Document Type



Doctor of Philosophy (PhD)



First Advisor's Name

Ronald P. Fisher

First Advisor's Committee Title

committee chair

Second Advisor's Name

Steven Charman

Second Advisor's Committee Title

committee member

Third Advisor's Name

Jacqueline Evans

Third Advisor's Committee Title

committee member

Fourth Advisor's Name

Rob T. Guerette

Fourth Advisor's Committee Title

committee member


cognitive interview, investigative utility, perpetrator description, cognition, memory

Date of Defense



The Cognitive Interview (CI) has been shown in over one hundred studies to enhance eyewitness recall. However, no study has explored whether the CI improves police job performance. The current study was the first to test the practical value of the CI in a criminal investigation, testing participants’ performance on key police tasks using either a perpetrator description elicited from a CI or from a standard police interview (SI).

In an earlier study, student witnesses were exposed to a simulated robbery and were then interviewed using either a CI or an SI to elicit a description of the robber (comprised of individual descriptors). In Experiment 1, a sample of student participants (N=320) completed two investigative tasks using the descriptors: (a) identifying the perpetrator from a group of ten potential suspect photographs; and (b) allocating hours among the top three potential suspects dictated by who should be the focus of the police’s time (i.e., investigative resources). Participants also subjectively assessed each descriptor’s value in terms of completing the tasks. Presentation methods to enhance the utility of the CI were also tested. Relative to the SI, the CI resulted in a near-30% increase in accurately identifying the perpetrator. Also, significantly more hours were allocated toward investigating the perpetrator using the CI as compared with the SI. Participants did not, however, subjectively value CI descriptors more than SI descriptors; and, the CI’s utility was not enhanced by the presentation methods tested.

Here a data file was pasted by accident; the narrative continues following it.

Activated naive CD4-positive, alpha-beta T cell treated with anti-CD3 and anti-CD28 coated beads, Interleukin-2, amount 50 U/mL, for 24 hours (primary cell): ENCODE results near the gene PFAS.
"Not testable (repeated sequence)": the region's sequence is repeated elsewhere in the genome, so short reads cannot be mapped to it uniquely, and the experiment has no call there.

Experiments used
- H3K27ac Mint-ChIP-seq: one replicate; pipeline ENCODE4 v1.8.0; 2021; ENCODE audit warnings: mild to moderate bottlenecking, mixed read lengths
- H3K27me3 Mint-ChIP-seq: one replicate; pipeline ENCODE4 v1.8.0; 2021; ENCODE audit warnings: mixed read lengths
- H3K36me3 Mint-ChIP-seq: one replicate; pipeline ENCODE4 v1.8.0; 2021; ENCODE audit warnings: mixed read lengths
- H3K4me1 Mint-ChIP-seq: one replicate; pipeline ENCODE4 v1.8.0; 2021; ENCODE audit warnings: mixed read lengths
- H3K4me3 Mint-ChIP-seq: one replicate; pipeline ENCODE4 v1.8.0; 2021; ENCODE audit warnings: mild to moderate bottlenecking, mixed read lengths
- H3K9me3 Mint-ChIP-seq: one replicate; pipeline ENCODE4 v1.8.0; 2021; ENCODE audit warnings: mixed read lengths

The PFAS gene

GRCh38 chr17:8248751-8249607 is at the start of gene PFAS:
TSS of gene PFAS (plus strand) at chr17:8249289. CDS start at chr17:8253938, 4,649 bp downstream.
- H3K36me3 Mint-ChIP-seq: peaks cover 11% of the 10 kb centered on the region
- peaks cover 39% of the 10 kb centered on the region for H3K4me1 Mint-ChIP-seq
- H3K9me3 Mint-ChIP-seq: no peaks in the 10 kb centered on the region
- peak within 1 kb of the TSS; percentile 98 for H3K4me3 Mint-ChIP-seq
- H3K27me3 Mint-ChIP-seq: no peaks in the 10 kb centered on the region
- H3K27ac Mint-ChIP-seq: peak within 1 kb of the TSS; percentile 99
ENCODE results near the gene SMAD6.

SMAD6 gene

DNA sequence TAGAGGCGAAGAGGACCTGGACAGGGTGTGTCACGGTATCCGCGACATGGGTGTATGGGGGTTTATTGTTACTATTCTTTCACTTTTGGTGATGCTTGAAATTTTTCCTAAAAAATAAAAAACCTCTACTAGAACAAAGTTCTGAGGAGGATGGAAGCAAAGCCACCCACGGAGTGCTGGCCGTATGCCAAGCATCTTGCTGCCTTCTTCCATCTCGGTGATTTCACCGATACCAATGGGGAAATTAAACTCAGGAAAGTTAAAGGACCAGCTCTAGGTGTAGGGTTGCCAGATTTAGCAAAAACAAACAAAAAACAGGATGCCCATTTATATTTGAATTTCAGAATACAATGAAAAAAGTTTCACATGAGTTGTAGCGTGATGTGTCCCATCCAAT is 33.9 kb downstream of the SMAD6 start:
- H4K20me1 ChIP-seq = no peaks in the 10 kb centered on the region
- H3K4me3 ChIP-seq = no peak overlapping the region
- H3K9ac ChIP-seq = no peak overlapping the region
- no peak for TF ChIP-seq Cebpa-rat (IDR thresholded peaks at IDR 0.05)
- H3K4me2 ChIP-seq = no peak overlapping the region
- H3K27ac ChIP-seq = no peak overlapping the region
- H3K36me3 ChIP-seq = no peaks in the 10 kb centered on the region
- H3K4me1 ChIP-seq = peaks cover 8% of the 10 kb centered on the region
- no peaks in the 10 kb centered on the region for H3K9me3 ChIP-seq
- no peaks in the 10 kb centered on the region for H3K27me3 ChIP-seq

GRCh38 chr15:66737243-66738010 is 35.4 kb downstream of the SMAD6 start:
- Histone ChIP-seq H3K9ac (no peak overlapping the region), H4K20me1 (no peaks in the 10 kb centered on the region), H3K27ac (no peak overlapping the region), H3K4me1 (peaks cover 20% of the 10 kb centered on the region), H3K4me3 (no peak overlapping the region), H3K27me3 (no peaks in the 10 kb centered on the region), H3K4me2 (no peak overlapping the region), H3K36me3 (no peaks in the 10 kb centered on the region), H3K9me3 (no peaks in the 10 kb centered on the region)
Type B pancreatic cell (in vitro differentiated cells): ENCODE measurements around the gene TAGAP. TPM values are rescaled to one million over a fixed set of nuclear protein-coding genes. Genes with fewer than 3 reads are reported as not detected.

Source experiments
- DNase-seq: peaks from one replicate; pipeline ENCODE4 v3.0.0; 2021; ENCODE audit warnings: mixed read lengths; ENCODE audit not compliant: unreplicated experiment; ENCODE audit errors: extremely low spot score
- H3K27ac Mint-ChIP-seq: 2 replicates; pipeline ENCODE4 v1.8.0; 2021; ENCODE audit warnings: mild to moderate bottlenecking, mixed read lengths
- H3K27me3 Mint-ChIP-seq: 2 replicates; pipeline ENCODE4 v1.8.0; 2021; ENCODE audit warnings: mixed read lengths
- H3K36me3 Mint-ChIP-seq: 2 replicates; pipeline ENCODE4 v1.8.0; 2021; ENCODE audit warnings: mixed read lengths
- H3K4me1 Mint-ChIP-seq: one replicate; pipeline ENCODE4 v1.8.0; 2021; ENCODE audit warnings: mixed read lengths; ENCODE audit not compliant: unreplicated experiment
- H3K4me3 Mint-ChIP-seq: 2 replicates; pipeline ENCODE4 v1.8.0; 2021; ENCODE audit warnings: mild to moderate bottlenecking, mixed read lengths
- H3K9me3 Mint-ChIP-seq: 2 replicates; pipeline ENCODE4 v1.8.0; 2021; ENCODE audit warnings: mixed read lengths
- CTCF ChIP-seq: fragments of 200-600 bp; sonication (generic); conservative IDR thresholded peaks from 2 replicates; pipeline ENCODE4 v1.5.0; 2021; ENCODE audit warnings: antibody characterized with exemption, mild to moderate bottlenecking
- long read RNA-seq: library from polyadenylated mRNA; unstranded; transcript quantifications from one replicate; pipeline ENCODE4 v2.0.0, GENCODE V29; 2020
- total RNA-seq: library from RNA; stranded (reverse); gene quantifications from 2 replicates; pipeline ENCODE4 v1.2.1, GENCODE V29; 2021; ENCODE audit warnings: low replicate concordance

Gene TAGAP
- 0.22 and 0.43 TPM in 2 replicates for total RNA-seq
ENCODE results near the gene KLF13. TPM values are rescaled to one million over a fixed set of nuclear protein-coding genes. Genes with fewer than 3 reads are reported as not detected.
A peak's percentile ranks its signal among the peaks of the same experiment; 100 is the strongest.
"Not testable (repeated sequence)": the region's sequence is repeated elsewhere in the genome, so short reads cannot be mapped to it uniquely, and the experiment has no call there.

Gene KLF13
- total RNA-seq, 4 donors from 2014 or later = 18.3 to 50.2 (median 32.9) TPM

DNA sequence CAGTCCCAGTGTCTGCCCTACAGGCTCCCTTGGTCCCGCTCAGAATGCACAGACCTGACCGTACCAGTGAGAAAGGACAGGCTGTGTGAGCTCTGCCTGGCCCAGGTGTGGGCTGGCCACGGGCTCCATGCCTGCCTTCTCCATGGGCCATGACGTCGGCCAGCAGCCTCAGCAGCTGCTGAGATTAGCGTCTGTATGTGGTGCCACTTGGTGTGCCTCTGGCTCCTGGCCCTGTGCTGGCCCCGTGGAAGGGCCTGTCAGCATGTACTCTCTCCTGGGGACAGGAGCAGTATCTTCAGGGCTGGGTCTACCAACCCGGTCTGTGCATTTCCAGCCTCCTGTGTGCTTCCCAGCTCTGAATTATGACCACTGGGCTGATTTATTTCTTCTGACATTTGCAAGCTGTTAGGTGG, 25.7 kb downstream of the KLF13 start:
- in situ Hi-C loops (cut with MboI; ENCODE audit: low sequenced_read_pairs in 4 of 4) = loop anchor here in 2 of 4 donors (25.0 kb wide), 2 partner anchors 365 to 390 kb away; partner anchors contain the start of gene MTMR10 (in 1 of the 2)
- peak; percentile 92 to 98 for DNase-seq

Experiment 2 sought to reproduce and generalize the CI’s effect on investigative utility by using police officers (N=71) and student participants (N=67). As in Experiment 1, the CI significantly improved investigative performance in accurately identifying the perpetrator, and in allocating resources toward investigating the perpetrator. Police and students did not significantly differ in their performance of investigative tasks or in their utility ratings of the CI descriptors.

The current study was the first to find that the CI can be properly used by police in a criminal investigation. Investigating the actual perpetrator as opposed to an innocent suspect is likely to have a domino effect on subsequent phases of an investigation.



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